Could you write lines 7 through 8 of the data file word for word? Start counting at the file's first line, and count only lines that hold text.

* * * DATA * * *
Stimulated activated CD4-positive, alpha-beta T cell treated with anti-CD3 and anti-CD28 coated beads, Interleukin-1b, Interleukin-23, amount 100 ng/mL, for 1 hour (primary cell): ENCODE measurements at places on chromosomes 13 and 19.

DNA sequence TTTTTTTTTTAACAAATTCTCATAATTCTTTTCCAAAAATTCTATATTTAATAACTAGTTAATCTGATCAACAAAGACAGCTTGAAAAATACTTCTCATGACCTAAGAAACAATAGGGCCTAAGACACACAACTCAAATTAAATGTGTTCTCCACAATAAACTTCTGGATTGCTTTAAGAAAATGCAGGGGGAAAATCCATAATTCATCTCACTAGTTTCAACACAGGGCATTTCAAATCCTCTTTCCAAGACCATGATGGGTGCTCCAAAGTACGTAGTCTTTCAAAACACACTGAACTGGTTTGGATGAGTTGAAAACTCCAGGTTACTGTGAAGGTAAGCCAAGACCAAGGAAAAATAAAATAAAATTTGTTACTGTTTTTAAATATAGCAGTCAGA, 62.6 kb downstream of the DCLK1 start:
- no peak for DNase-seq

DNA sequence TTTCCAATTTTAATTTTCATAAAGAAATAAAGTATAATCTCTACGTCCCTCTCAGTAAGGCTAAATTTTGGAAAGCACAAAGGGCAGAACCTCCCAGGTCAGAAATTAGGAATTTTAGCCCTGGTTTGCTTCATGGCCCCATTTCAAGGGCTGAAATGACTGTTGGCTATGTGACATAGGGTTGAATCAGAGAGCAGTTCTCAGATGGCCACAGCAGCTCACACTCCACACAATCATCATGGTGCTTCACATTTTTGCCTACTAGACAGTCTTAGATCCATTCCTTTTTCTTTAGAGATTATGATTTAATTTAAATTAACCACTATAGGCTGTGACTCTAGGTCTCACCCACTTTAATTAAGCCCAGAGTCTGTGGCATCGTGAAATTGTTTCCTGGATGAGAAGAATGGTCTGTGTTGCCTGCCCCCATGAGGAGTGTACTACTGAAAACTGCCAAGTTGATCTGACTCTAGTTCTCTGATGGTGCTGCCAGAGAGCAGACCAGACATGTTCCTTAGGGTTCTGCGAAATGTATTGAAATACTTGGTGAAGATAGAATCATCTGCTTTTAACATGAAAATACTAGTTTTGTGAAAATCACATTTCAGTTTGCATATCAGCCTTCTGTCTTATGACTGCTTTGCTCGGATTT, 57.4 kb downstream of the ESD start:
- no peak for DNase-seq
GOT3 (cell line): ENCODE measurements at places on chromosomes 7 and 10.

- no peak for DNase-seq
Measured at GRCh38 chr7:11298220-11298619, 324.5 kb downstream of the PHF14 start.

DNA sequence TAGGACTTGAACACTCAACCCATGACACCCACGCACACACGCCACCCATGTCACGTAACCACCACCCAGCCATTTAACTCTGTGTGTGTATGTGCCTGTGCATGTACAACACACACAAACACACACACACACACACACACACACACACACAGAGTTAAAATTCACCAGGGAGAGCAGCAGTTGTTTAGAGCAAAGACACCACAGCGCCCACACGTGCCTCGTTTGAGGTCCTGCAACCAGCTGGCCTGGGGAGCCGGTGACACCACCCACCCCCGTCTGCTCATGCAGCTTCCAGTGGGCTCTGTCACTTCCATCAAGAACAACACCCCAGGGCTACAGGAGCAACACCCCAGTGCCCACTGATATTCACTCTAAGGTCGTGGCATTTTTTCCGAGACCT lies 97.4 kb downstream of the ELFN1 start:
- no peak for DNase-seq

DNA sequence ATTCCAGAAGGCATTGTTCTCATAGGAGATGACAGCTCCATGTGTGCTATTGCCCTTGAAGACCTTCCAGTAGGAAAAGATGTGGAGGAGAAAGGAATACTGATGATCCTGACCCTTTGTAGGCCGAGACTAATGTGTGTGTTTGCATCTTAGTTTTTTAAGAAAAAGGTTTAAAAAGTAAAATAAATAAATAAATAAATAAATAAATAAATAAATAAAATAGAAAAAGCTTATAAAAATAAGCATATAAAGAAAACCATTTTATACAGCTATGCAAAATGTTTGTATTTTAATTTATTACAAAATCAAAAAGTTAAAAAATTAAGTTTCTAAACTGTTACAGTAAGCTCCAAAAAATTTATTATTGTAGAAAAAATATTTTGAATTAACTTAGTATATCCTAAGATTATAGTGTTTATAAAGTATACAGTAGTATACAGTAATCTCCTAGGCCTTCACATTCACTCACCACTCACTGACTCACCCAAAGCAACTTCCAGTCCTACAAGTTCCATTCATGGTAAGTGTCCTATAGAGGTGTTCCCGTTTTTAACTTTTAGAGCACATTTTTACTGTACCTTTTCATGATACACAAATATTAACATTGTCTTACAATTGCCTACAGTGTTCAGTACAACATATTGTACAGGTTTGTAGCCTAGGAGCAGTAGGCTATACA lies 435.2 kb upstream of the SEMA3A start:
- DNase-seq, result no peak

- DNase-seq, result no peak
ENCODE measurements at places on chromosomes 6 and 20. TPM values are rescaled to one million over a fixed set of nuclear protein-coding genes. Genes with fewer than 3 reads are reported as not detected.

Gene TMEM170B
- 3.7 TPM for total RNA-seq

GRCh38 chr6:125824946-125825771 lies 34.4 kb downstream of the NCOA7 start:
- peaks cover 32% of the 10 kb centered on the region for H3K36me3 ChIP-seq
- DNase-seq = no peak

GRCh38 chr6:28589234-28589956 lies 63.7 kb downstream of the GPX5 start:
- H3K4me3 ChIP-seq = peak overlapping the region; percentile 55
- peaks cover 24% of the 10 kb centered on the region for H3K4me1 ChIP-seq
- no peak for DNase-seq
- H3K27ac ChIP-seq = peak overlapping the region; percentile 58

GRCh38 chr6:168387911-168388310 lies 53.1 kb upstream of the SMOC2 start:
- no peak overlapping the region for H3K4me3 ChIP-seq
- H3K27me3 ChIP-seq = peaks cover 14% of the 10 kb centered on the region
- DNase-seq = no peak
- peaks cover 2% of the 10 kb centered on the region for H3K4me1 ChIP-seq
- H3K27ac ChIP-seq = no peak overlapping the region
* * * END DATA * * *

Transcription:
- no peak for DNase-seq
Measured at GRCh38 chr7:11298220-11298619, 324.5 kb downstream of the PHF14 start.